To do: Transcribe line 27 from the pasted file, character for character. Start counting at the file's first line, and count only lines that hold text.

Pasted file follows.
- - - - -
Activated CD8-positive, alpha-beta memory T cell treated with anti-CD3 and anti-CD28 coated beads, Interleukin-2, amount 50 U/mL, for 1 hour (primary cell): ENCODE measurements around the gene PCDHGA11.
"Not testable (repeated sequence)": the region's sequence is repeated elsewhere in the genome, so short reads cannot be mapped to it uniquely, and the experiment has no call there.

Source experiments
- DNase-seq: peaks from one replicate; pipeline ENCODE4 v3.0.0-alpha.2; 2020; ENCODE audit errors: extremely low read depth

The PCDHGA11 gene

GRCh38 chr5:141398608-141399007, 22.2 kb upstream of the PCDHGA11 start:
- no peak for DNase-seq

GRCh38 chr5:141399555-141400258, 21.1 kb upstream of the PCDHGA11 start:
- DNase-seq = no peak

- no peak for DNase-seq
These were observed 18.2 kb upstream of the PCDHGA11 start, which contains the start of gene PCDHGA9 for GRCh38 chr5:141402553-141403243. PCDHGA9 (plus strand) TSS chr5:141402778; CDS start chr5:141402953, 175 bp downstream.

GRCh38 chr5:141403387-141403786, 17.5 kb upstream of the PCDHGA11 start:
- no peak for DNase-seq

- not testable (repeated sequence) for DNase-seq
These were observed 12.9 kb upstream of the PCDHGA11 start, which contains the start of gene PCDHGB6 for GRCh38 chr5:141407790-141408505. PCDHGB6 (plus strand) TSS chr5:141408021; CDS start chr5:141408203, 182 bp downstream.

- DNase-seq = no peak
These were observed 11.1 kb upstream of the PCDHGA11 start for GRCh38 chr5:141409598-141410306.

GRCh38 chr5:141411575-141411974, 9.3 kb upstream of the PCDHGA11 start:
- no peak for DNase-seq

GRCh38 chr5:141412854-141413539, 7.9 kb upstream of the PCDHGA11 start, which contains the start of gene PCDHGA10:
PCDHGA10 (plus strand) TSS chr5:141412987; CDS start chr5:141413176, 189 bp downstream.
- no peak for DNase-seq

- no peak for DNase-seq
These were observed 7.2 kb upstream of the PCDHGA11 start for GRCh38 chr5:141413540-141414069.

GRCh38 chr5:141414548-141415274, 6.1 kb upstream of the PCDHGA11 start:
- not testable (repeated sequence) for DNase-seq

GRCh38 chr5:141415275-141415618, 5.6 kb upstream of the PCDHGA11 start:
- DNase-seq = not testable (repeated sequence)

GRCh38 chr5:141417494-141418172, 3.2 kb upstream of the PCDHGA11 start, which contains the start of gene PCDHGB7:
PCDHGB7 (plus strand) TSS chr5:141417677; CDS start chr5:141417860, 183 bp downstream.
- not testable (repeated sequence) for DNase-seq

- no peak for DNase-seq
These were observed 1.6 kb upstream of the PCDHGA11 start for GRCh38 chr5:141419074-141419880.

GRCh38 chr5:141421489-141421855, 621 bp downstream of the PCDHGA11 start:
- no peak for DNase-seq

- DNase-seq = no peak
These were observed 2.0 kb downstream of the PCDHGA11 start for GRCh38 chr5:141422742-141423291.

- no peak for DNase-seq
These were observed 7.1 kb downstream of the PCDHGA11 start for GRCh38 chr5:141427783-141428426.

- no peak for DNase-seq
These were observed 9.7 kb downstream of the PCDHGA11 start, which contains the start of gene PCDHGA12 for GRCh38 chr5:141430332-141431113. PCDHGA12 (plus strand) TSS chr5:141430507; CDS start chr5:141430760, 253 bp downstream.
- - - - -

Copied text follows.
GRCh38 chr5:141415275-141415618, 5.6 kb upstream of the PCDHGA11 start: